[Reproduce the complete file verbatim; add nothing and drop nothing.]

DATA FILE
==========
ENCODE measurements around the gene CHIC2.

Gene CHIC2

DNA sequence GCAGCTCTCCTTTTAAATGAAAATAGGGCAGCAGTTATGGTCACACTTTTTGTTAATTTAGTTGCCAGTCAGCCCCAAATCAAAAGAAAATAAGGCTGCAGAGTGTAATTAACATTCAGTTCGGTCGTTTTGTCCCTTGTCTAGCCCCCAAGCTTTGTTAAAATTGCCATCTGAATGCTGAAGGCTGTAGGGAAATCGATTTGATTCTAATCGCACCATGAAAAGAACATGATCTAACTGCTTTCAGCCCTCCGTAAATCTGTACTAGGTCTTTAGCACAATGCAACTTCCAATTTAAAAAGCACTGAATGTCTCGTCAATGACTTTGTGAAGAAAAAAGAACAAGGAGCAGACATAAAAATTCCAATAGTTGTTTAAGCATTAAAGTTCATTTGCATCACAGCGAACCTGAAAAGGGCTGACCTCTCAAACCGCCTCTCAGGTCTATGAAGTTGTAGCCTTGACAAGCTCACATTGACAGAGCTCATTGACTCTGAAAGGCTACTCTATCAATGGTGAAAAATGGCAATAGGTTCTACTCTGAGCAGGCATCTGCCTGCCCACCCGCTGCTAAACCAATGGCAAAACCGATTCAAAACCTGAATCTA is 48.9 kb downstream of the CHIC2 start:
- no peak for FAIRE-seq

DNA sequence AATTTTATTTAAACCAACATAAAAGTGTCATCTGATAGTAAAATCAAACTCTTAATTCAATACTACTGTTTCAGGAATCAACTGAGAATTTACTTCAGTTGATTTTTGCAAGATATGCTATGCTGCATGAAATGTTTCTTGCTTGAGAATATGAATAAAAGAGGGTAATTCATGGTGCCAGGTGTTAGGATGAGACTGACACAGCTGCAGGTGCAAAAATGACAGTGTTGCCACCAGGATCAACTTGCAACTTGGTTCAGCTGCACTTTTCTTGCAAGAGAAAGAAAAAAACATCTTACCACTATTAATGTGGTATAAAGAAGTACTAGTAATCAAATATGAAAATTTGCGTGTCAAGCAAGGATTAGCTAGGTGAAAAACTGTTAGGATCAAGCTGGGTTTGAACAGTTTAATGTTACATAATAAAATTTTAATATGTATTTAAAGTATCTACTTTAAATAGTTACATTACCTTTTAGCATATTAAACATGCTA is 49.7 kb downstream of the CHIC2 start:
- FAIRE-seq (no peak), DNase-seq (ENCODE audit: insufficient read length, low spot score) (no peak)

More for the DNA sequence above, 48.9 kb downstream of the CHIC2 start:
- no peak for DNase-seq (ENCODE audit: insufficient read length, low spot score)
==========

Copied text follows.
ENCODE measurements around the gene CHIC2.

Gene CHIC2

DNA sequence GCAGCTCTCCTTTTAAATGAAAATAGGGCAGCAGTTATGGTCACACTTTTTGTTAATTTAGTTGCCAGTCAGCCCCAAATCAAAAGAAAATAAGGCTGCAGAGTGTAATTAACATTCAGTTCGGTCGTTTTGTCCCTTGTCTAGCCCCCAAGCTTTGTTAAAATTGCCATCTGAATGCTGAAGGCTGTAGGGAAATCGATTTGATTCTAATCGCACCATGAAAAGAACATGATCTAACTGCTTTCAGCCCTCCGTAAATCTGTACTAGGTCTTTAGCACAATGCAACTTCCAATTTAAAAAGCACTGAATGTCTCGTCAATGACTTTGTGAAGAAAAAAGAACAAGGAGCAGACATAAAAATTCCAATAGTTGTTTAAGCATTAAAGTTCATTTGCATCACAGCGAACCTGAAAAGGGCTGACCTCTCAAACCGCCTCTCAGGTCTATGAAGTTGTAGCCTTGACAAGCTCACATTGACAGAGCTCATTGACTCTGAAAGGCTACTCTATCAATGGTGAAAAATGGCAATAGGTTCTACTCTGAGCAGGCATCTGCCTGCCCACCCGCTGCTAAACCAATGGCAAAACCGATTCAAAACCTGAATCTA is 48.9 kb downstream of the CHIC2 start:
- no peak for FAIRE-seq

DNA sequence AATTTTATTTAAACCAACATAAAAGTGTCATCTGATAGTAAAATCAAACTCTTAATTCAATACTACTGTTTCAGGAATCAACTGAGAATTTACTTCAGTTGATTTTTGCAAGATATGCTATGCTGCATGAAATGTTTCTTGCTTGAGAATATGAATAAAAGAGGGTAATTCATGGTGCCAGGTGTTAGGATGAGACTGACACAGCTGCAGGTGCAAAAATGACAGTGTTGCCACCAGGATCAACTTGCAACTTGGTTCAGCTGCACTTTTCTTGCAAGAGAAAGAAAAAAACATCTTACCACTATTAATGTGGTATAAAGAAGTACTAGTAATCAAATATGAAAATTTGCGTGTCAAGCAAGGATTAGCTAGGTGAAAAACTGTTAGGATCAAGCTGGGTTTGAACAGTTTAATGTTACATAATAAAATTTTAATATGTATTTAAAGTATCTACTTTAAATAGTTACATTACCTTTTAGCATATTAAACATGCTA is 49.7 kb downstream of the CHIC2 start:
- FAIRE-seq (no peak), DNase-seq (ENCODE audit: insufficient read length, low spot score) (no peak)

More for the DNA sequence above, 48.9 kb downstream of the CHIC2 start:
- no peak for DNase-seq (ENCODE audit: insufficient read length, low spot score)